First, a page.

The greatest scene of The Thomas Crown Affair is when the two leads play a game of chess at Crown’s luxurious home. The editing (done partly by offbeat director Hal Ashby) and cinematography mix to make one of the sexiest scenes I’ve ever watched–I mean this shit is better than porn. The only time in the entire film that we see Crown get visibly flustered is when Dunaway begins adjusting her backless dress and stroking the chess pieces–forcing him to cross his legs under the table. When she begins touching her lips and we get a tight closeup on them, you may have to excuse yourself from the room. The action in the game is all blatantly symbolic of the mental chess match they’ve been playing throughout the movie but as a non-sex scene goes, this is as steamy as it gets.

Oh dear God…it’s just unfair.

The Oscar-winning theme song dates the film when you watch it today but one thing that makes The Thomas Crown Affair fare better than some of its similar 1960s counterparts is its lack of sexism. While Crown certainly has a reputation, he isn’t a terrible womanizer and more importantly, doesn’t seem to objectify and treat his lovers as lesser beings. In the end, he turns out to be quite a romantic and is consequently left alone to feel the sting of betrayal…out of 23 films, that only happened to Bond twice.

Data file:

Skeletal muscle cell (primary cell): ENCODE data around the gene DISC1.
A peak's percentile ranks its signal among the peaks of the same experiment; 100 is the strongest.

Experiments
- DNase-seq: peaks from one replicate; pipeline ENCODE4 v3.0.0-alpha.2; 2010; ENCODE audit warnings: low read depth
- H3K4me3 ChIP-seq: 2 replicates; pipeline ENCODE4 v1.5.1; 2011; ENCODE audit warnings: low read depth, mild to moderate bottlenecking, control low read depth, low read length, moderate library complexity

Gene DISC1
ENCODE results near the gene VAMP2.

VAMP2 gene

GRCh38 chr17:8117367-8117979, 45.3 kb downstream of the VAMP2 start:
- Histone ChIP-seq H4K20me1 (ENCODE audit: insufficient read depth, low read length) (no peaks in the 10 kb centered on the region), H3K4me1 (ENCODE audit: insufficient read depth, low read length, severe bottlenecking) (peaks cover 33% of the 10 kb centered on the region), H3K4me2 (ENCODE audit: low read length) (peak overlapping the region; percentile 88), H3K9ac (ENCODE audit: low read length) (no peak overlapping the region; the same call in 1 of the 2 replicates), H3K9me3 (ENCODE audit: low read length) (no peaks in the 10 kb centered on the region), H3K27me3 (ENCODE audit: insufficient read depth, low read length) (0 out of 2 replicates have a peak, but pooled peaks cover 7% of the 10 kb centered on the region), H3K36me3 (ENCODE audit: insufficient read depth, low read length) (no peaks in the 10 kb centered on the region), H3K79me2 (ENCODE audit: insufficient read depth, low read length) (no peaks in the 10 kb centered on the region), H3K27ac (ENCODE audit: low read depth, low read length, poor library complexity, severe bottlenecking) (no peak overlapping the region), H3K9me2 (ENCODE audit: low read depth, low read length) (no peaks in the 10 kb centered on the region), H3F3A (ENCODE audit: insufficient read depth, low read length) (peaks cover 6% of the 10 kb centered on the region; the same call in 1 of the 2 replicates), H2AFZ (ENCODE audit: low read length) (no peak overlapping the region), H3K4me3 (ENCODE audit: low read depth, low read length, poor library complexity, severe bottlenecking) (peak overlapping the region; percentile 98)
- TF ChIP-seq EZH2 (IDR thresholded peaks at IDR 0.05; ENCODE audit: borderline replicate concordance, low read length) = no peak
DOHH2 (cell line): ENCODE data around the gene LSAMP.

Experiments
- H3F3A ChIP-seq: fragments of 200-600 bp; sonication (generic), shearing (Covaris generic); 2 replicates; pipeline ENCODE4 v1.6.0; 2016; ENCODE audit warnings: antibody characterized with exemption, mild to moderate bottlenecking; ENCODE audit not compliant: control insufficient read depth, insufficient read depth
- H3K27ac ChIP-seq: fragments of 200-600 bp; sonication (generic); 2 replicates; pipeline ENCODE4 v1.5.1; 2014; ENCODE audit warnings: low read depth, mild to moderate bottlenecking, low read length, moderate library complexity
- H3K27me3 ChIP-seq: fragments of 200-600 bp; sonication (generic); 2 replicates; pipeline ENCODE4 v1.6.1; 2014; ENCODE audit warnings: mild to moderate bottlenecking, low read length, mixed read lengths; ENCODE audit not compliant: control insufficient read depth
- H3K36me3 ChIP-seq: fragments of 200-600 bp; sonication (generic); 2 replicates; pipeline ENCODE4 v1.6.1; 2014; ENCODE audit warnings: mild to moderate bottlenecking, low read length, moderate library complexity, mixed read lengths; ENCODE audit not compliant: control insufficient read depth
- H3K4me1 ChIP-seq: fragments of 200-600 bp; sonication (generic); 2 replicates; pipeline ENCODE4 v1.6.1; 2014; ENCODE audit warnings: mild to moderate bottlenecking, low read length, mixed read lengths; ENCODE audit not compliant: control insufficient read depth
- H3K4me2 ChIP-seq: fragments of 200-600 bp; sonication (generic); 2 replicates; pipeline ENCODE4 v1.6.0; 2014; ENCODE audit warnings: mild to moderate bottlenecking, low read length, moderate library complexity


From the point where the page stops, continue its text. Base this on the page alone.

Staying with the Bond comparisons, Vicki would have held her own with Pussy Galore or Vesper Lynd any day of the week, she’s a solid role model for any young girls that watch the film, her best moment comes when she tells Boston Police Detective Eddie Moore, “I know what I am Eddie. Don’t put your labels on me,” after he questions her methods.